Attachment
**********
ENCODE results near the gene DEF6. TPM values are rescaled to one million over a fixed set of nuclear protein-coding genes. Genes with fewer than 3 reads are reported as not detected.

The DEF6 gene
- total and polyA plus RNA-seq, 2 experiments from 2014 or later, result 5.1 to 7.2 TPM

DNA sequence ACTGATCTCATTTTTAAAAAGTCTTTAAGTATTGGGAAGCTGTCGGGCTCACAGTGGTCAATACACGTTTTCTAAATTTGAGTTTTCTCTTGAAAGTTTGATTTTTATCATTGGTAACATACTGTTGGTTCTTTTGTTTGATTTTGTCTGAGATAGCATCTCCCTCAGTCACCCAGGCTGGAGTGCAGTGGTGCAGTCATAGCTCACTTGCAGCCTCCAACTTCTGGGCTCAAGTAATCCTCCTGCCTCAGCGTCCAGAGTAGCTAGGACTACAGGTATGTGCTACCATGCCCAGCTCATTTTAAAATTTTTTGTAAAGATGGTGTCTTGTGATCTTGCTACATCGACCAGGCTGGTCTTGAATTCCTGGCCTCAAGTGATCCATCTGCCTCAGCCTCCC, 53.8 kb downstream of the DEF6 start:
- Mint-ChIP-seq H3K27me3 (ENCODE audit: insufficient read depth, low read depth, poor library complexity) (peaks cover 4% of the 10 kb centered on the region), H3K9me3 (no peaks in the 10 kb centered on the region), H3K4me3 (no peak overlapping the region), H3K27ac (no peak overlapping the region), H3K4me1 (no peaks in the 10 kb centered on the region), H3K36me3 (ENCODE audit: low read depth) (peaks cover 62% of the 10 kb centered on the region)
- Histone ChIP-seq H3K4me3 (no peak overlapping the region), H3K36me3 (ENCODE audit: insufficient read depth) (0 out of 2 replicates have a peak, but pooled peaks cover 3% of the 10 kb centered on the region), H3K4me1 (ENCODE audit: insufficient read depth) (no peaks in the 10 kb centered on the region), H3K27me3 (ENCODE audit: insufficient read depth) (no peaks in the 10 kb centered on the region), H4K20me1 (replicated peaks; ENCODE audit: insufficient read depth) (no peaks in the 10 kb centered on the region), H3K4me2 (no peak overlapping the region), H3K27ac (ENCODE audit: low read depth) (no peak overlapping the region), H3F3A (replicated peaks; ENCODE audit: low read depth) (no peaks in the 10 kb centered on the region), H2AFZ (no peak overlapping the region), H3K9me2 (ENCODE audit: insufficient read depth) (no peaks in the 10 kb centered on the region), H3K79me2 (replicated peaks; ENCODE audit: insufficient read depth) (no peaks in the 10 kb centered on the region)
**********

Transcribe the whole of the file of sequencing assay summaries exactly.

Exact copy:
ENCODE results near the gene DEF6. TPM values are rescaled to one million over a fixed set of nuclear protein-coding genes. Genes with fewer than 3 reads are reported as not detected.

The DEF6 gene
- total and polyA plus RNA-seq, 2 experiments from 2014 or later, result 5.1 to 7.2 TPM

DNA sequence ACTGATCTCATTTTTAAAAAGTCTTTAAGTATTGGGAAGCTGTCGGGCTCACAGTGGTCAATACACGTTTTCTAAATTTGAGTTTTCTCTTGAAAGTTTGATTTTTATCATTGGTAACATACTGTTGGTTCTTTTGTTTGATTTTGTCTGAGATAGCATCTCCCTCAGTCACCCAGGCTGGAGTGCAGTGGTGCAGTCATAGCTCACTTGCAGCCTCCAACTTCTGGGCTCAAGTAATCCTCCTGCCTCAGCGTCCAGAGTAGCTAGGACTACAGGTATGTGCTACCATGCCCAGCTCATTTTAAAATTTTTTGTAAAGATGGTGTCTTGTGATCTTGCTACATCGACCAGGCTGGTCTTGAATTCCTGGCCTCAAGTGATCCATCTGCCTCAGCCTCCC, 53.8 kb downstream of the DEF6 start:
- Mint-ChIP-seq H3K27me3 (ENCODE audit: insufficient read depth, low read depth, poor library complexity) (peaks cover 4% of the 10 kb centered on the region), H3K9me3 (no peaks in the 10 kb centered on the region), H3K4me3 (no peak overlapping the region), H3K27ac (no peak overlapping the region), H3K4me1 (no peaks in the 10 kb centered on the region), H3K36me3 (ENCODE audit: low read depth) (peaks cover 62% of the 10 kb centered on the region)
- Histone ChIP-seq H3K4me3 (no peak overlapping the region), H3K36me3 (ENCODE audit: insufficient read depth) (0 out of 2 replicates have a peak, but pooled peaks cover 3% of the 10 kb centered on the region), H3K4me1 (ENCODE audit: insufficient read depth) (no peaks in the 10 kb centered on the region), H3K27me3 (ENCODE audit: insufficient read depth) (no peaks in the 10 kb centered on the region), H4K20me1 (replicated peaks; ENCODE audit: insufficient read depth) (no peaks in the 10 kb centered on the region), H3K4me2 (no peak overlapping the region), H3K27ac (ENCODE audit: low read depth) (no peak overlapping the region), H3F3A (replicated peaks; ENCODE audit: low read depth) (no peaks in the 10 kb centered on the region), H2AFZ (no peak overlapping the region), H3K9me2 (ENCODE audit: insufficient read depth) (no peaks in the 10 kb centered on the region), H3K79me2 (replicated peaks; ENCODE audit: insufficient read depth) (no peaks in the 10 kb centered on the region)